Steve McDonald: Hi, everybody. I’m Steve McDonald, and this is your Market Wake-Up Call. Alexander Green – for my money, the best mind in the money business – is with us today to talk about value investing and what’s left in this market. Welcome, Alex.

Alex Green: Hey, Steve. Thanks for having me.

Steve McDonald: It’s my pleasure. Well, we’ve got the bull that will not die – at least it looks that way. And I’ll tell you, value investing, to me, looks like the only viable area left in this market. Where are you on this?

Alex Green: Well, I happen to agree because growth stocks have made a tremendous run, and as a result, they’re more expensive than they have been in quite some time. Over the last two centuries, the average stock has traded for about 16 times trailing earnings, whereas today it trades for more than 20 times trailing earnings. So stocks are currently trading 25% higher than average. That doesn’t mean the market’s about to go down, but what it does mean is that companies that are trading at a much more attractive discount – so sales, earnings, dividends and book value – are certainly set to provide much better performance going forward.

Steve McDonald: Most folks are familiar with growth investing or contrarian investing, but what’s unique? I mean, what are the unique indicators about value investing?

Alex Green: Well, value investing simply means that you’re looking at individual companies and judging whether they are overvalued, undervalued or fairly valued based on accepted metrics like revenue, profits, price-to-book value (which is simply the net asset value of the company – you add up all its assets and deduct its liabilities to get a book value figure) and dividend yield. And historically, these stocks have way outperformed growth stocks and with far less risk. When you buy a stock that’s very cheap relative to its fundamentals, there’s far less downside risk. Especially the bigger dividend yields mean people will buy in because they figure, well, even if the stock market goes nowhere, I’ll earn a fat dividend for quite some time. So these stocks are typically outperformers, but as you and I have discussed before, over the last two years, five years and even 10 years, growth has beaten value. These cycles come and go. And what people should really be doing now is, as Wayne Gretzky said, “skate to where the puck is going to be” rather than where it is, because going forward, it’s much more likely that value stocks will outperform.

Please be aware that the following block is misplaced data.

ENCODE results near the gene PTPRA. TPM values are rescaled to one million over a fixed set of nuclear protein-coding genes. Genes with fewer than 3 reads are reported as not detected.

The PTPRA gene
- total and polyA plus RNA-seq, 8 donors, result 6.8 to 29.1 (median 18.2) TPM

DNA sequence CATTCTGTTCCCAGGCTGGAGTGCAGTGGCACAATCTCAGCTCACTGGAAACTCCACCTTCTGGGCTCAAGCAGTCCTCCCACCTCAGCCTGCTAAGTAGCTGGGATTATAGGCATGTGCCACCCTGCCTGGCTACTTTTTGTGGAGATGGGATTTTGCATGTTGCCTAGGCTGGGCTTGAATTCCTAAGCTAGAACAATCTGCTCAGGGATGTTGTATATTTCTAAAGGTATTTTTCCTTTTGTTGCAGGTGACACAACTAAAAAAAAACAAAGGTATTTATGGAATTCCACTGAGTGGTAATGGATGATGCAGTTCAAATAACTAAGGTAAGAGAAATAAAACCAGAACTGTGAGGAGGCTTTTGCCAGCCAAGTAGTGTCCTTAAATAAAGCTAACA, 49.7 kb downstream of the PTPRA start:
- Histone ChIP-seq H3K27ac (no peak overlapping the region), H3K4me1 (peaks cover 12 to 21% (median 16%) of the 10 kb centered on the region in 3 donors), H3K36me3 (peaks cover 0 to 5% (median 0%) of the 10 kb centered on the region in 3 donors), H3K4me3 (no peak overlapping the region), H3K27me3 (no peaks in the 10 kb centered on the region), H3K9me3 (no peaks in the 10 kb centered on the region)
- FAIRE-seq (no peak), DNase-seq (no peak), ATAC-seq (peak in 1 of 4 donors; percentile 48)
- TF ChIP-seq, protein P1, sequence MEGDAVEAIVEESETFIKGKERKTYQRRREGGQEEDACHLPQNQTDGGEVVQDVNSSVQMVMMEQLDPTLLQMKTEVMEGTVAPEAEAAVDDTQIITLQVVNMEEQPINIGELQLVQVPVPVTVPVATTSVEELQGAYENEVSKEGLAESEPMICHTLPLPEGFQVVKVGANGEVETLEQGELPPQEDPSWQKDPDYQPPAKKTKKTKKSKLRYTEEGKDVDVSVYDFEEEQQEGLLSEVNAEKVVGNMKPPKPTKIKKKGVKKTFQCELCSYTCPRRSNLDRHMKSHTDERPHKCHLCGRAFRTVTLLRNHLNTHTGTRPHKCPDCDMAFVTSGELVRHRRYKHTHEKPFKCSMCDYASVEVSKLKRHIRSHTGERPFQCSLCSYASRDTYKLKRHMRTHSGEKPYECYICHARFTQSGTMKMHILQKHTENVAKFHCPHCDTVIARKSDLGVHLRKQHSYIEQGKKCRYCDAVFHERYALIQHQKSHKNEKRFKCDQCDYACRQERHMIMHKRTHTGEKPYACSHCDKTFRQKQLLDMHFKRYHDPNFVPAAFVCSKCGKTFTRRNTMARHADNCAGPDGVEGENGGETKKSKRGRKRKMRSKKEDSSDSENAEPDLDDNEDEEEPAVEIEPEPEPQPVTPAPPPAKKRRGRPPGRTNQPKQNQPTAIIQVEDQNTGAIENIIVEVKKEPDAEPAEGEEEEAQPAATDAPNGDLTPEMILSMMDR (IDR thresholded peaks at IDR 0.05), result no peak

Steve McDonald: Yeah. Well, here’s a bit of a curve because this is a number I came up with. Growth has beaten value investing in the two-, five- and 10-year return categories.

Alex Green: Yes.

Steve McDonald: Is value going to be the dark horse coming up the homestretch? Is that what we’re looking at here?

Alex Green: Let me give you some examples, Steve. Sometimes growth stocks outperform, or sometimes it’s value stocks, large caps, small caps, foreign stocks or domestic stocks that outperform. And the wheel just keeps turning. The timing of the actual transition and the tipping point is impossible to know. But what investors should do is find good companies – not companies that are cheap because their sales are flat, they’re losing market share and their earnings are going down. Investors should find great companies whose sales are rising, whose market share’s increasing and whose earnings outlook is positive, but are much cheaper than the market itself and cheaper than their competitors relative to important metrics like sales, earnings, book value and dividends. And that’s where the great values can be found. And a perfect example of this is when the financial crisis was in full swing. The Wall Street banks were decimated. And look back 10 years at what you could’ve bought Bank of America, J.P. Morgan or Chase for.

Steve McDonald: Yeah, single digits.

Alex Green: Those stocks are up many, manyfold. I mean, the market’s up severalfold, but the banks have way outperformed. Three years ago, oil and gas prices bottomed out, and that sector went through its own private depression. Those became the value stocks. And what has happened since then? Energy stocks have outperformed. So the idea is to always look at where the bargains are, and that will show you where the great profits will be in the weeks and months ahead.

Steve McDonald: I was trained in value investing. When I first started in the business in ’91, that’s what the entire focus of our firm was – value investing. It’s neat to hear it coming back. Alex, it’s always a pleasure to have you on.

Alex Green: It’s great to be here, Steve. Thanks for having me.

Steve McDonald: It’s my pleasure. And for everybody here at the Market Wake-Up Call, take a look at value investing. I’m telling you, it’s the next run in this market. And I’ll see you next week.

[End of Audio]

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